In a surprise move, Apple Computer announced Friday, April 1st, that it was licensing Microsoft's Windows Media platform for use with both the iTunes Music Store and the company's market-leading iPod music player. Apple will be replacing its proprietary FairPlay DRM scheme and AAC codec with Microsoft's Janus platform, allowing the company to leverage the more open nature of Microsoft's Windows Media platform across its burgeoning consumer electronics product line.
In addition to managing a la carte downloads from online music stores, Janus has the added bonus of allowing music lovers to take rented music with them in Windows Media-supported devices, something that has helped Napster become the #2 online music service. By licensing Windows Media and Janus, Apple will be able to follow in Napster's footsteps, and the company plans to open a rental section in the iTunes Music Store.
iTunes users will have the option of converting all of their songs to Windows Media in an upcoming update to iTunes, and iPods will be converted to Windows Media players in a firmware update due later today.
More Choice, and changing momentum
One factor in bringing Apple to Microsoft's trough has been the changing landscape in the online music industry. Apple's iTunes Music Store has, by some estimates, some 90% of the market in legal music downloads, but replacing AAC and FairPlay with Windows Media and Janus gives Apple access to 100% of the market.
Microsoft has worked hard to show customers that having access to more choices in digital media devices and online music stores is better than having access to many consider to be the best music player, the iPod, and the top online music store, the iTunes Music Store.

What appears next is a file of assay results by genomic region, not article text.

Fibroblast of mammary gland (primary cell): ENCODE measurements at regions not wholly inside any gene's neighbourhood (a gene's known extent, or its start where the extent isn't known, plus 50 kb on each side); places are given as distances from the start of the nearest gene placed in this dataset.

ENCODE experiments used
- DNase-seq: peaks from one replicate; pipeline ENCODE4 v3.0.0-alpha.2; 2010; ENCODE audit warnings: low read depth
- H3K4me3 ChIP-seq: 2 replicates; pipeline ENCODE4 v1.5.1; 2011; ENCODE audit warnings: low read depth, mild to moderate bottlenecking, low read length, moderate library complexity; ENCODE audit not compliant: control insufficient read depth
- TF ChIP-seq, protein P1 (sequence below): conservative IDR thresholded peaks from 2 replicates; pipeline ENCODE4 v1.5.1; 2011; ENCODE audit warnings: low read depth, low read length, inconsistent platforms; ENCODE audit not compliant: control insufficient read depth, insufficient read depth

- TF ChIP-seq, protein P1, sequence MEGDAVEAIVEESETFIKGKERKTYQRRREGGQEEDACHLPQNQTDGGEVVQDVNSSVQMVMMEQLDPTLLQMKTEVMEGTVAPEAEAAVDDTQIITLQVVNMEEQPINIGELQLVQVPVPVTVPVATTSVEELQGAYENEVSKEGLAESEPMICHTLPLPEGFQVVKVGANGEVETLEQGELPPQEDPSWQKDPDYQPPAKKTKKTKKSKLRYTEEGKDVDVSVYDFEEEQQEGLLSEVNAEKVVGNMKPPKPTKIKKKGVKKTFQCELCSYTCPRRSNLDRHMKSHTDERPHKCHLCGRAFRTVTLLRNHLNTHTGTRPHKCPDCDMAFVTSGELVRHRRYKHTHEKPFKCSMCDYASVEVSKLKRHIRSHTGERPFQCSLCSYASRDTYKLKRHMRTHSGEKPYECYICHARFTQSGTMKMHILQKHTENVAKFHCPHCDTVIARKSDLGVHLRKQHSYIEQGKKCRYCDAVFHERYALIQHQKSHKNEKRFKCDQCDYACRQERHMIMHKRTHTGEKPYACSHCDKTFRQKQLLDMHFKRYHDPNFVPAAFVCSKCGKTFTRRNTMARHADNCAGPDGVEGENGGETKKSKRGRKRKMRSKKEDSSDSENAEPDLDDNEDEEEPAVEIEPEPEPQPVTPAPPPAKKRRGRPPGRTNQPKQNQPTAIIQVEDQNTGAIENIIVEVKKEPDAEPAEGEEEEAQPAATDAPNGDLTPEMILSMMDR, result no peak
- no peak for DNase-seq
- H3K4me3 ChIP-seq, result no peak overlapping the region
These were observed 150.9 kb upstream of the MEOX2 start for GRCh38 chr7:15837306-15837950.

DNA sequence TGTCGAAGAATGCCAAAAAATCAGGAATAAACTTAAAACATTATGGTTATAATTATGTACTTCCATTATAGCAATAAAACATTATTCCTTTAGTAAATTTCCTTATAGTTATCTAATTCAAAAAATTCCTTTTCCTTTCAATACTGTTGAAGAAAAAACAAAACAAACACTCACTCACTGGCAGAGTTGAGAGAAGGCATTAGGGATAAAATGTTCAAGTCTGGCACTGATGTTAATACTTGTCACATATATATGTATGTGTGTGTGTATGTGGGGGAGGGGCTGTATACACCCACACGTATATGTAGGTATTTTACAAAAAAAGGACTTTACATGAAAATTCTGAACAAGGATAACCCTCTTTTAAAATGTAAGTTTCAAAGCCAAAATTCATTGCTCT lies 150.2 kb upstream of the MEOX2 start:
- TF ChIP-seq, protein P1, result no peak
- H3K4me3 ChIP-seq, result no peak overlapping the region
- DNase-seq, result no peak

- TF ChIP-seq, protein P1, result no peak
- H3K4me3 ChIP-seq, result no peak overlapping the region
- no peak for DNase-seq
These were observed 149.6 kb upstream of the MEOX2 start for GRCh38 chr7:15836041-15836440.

Microsoft's 'More Choice' campaign has had an impact on Apple's sales, and Apple wanted to jump on the Microsoft bandwagon in order to keep pace with these changing tides.
"Microsoft has scored a success with consumers with its 'More Choice' campaign," Apple vice president Phil Schiller said in a statement. "Our customers have been letting us know that they expect that choice from Apple, and partnering with Microsoft seemed the best way to achieve that."
Six ways to punch you below the belt
Sources close to the company admitted to TMO that Microsoft had also hit Apple where it hurt with its "Six Tips for Buying an MP3 Player with Flash Memory" tip sheet for consumers. The Six Tips offered consumers a guide to selecting a music player that meets their needs, and emphasized some of the many features and benefits found only in non-iPod, Windows Media devices.
"That was just genius," said one source, who requested anonymity. "You'll notice that they didn't even mention the iPod once. Once a potential customer sees that, they're sold on an iRiver, a Dell DJ, or whatever. We couldn't compete with that, but thankfully Microsoft was willing to help us out."
In an interview with The Mac Observer, Apple CEO Steve Jobs pointed out that Apple was doomed as long as it tried to go-it-alone, and that the time had come for Apple "to do the right thing" for its customers and shareholders.
"We've had a pretty good run so far, you'll have to admit," said Mr. Jobs, "but let's face it: This is Microsoft we're talking about. Everyone knows they get it right by the time version 3.0 rolls around, and it was only a matter of when before our time in the limelight of success was merely dust in the wind."
He continued, "Why take chances? This way we can keep our customers while letting Microsoft have all the headaches of managing customer expectations and problems. That stuff was killing our margins."
When asked if Apple had always intended to adopt Windows Media as the platform controlling iTunes and iPod, Mr. Jobs declined to comment.
Thanks to Bryan Chaffin